Existing freeway sections on I-69 route in Texas. Illustration / i69texasalliance.com

In practical terms, the relaxed criteria will allow Texas to erect Interstate 69 signs on about eighty miles of improved highway in the Lower Rio Grand Valley border region, despite the fact that these segments don’t actually connect to other Interstates. This new designation, local officials and businessmen believe, will enhance economic development opportunities, because developers, employers, and freight companies perceive an “Interstate” differently from a U.S. Highway, even if that U.S. Highway is built to Interstate standards.

This “Interstate” branding has been an obsession among the business community in the growing Lower Rio Grande Valley region, which bears the burden of being the largest metropolitan area in the country with no Interstate highway. Back in the mid-1990s, lobbyists for the Interstate 69 coalition (including Tom Delay’s brother Randy) won legislative approval to post “Future Interstate 69 Corridor” signs along U.S. 59, U.S. 281, and U.S. 77, from Texarkana through Houston and down to the Mexican Border.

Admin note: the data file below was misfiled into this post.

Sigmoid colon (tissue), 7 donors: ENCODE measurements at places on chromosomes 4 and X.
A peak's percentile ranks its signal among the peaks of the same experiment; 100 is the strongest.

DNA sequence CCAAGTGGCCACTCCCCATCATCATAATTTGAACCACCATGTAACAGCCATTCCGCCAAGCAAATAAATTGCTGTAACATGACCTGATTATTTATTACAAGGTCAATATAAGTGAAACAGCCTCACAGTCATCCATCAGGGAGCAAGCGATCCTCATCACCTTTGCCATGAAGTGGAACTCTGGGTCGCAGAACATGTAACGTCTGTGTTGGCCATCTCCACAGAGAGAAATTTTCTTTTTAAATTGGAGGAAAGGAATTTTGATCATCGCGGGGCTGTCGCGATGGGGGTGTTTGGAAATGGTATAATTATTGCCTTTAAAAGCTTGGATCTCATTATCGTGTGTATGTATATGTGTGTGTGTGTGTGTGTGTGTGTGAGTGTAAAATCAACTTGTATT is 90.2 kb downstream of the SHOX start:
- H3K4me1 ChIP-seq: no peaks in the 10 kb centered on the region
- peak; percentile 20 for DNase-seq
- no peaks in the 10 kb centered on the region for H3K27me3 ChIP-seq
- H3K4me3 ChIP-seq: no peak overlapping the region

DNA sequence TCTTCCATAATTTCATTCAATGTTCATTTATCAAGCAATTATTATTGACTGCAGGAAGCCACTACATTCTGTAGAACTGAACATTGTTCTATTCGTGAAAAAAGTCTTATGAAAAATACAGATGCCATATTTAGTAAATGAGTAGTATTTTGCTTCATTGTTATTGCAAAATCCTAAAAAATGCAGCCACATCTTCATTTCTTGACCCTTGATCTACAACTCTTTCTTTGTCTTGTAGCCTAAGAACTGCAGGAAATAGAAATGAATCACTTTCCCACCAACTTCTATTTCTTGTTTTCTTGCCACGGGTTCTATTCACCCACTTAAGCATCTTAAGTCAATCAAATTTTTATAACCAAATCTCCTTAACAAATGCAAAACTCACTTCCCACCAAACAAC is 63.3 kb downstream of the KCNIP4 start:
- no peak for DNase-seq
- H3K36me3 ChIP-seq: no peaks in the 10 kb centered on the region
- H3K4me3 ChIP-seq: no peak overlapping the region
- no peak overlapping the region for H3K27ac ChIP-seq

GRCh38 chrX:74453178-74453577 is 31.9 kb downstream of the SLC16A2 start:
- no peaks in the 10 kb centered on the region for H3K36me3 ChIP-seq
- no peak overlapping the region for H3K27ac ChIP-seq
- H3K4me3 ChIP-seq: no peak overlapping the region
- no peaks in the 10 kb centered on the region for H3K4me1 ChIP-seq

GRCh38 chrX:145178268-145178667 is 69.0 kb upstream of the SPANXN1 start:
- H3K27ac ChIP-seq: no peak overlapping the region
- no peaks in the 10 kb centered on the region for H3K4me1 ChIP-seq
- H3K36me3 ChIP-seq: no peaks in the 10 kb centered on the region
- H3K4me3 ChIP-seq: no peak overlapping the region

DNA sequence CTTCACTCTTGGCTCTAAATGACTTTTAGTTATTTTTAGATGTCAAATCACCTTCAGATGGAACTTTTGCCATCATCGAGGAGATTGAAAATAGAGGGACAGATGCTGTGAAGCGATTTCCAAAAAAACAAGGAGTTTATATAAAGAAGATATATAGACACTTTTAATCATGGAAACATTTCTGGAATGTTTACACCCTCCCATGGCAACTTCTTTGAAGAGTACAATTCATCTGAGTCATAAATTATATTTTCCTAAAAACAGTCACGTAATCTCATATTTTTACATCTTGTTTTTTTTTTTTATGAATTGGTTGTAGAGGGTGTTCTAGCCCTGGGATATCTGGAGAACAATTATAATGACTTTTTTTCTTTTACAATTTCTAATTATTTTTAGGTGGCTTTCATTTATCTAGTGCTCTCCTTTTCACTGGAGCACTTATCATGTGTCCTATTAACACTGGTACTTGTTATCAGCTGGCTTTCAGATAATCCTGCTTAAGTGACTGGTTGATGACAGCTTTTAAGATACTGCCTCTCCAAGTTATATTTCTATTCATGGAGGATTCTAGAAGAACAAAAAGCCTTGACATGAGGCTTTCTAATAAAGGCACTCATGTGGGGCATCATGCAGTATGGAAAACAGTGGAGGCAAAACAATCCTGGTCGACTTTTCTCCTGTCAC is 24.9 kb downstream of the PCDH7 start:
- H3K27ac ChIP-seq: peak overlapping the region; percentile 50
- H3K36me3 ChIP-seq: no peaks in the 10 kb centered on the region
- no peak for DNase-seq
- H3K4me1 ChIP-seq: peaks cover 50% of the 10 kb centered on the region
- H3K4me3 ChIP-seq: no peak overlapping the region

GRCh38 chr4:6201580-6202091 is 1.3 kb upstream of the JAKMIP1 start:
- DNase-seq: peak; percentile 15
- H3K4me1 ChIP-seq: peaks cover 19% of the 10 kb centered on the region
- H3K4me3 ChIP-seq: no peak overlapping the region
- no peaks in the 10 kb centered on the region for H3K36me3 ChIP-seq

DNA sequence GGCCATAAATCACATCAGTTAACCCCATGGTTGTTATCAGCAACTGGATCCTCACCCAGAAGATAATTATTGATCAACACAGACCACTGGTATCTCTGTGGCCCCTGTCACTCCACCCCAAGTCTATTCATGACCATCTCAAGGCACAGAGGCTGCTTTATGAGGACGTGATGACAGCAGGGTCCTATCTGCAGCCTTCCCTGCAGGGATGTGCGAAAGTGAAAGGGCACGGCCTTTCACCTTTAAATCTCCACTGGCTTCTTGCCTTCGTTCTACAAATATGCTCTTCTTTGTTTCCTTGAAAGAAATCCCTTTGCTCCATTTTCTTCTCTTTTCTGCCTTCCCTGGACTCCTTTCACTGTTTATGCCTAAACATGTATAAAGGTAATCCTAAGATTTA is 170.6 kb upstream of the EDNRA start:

The Interstate 69 project (about which I wrote a book) is the largest new construction project since the original interstate system, and has not been without controversy. Some states—such as Indiana, Arkansas, and Louisiana—are building Interstate 69 as a greenfield highway through untouched farms and forests. (And for about seven years, when Interstate 69 was part of Rick Perry’s Trans-Texas Corridor scheme, Texas was planning to do the same.) But other states—such as Kentucky and Texas—chose to upgrade existing highways to Interstate standards.

This is not the first time the rules have been changed to get Interstate 69 signs up faster. Last fall, the Federal Highway Administration made an exception and designated thirty-eight miles of the Western Kentucky Parkway as I-69, even though the road was not up to Interstate standards. Kentucky State Senator Dorsey Ridley told the Henderson Gleaner that the red white and blue signs held more magic than any actual roadwork could. “This will move economic development in a way people don’t realize,” he said “simply by putting up a shield called I-69.” Federal Highway Administrator Victor Mendez agreed, saying in a statement that "these improvements will create jobs now and encourage development in the future."

It’s a sign of our times—pardon the pun—that our public servants hope to create jobs by rebranding roadways, and that a reauthorization bill that failed to increase funding for real physical transformations to our infrastructure nevertheless lowered standards to allow more superficial transformations.

Now if we can just get the definition of “High Speed” rail down to 45 mph...

 

Matt Dellinger is the author of the book Interstate 69: The Unfinished History of the Last Great American Highway. You can follow him on Twitter.